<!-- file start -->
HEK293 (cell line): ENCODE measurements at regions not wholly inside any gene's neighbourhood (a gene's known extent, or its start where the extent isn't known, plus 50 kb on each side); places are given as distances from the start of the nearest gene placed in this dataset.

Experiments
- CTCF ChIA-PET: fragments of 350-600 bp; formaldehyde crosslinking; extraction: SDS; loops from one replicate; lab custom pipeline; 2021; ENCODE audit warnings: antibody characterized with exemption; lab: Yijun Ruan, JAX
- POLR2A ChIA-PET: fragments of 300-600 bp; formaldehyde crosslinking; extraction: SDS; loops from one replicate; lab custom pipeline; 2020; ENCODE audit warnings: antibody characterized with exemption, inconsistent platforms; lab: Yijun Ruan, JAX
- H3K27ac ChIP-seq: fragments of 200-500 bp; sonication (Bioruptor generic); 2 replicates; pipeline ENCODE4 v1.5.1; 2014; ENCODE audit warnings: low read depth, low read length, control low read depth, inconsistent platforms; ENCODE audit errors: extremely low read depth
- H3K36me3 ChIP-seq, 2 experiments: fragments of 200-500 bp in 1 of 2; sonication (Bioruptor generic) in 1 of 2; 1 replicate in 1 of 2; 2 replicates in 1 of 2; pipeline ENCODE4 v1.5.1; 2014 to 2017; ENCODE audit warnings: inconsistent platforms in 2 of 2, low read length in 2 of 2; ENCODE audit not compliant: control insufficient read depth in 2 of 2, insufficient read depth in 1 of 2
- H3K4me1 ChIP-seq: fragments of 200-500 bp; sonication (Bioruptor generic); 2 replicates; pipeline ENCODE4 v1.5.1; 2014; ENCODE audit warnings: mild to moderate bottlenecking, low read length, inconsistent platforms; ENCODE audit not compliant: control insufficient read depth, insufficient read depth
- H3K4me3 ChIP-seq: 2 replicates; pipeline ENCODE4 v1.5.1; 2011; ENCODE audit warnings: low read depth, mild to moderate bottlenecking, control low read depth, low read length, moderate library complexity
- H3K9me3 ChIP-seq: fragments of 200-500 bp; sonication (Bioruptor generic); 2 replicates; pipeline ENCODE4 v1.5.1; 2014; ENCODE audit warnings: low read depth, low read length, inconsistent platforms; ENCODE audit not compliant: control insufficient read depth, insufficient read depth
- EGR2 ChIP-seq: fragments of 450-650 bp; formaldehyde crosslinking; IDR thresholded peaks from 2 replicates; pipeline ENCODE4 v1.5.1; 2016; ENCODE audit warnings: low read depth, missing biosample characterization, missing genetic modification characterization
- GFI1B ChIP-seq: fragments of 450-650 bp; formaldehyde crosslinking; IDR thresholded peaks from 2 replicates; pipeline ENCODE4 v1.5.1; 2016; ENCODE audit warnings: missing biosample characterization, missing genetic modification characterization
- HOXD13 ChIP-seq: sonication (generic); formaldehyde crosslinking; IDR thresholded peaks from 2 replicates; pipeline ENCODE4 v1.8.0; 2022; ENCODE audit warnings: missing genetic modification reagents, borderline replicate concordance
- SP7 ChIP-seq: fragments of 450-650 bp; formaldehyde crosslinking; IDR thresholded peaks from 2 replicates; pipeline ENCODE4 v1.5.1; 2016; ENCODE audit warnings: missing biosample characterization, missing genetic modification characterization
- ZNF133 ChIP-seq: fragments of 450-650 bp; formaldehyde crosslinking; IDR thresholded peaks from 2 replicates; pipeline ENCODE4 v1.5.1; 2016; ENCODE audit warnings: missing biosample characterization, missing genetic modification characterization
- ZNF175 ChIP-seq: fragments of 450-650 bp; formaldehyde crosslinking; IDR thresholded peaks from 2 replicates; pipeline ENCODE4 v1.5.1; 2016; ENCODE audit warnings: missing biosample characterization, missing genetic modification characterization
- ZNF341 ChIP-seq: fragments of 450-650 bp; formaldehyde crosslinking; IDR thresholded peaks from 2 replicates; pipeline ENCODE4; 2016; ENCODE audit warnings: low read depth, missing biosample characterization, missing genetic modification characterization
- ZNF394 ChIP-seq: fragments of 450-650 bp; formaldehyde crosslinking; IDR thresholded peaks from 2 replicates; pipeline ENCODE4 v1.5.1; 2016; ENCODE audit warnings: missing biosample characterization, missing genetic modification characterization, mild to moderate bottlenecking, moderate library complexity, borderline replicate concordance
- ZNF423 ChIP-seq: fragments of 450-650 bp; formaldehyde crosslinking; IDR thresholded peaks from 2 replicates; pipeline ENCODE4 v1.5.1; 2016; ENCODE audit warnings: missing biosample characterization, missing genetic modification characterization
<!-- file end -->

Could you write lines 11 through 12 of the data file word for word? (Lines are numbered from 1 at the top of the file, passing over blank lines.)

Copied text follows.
- GFI1B ChIP-seq: fragments of 450-650 bp; formaldehyde crosslinking; IDR thresholded peaks from 2 replicates; pipeline ENCODE4 v1.5.1; 2016; ENCODE audit warnings: missing biosample characterization, missing genetic modification characterization
- HOXD13 ChIP-seq: sonication (generic); formaldehyde crosslinking; IDR thresholded peaks from 2 replicates; pipeline ENCODE4 v1.8.0; 2022; ENCODE audit warnings: missing genetic modification reagents, borderline replicate concordance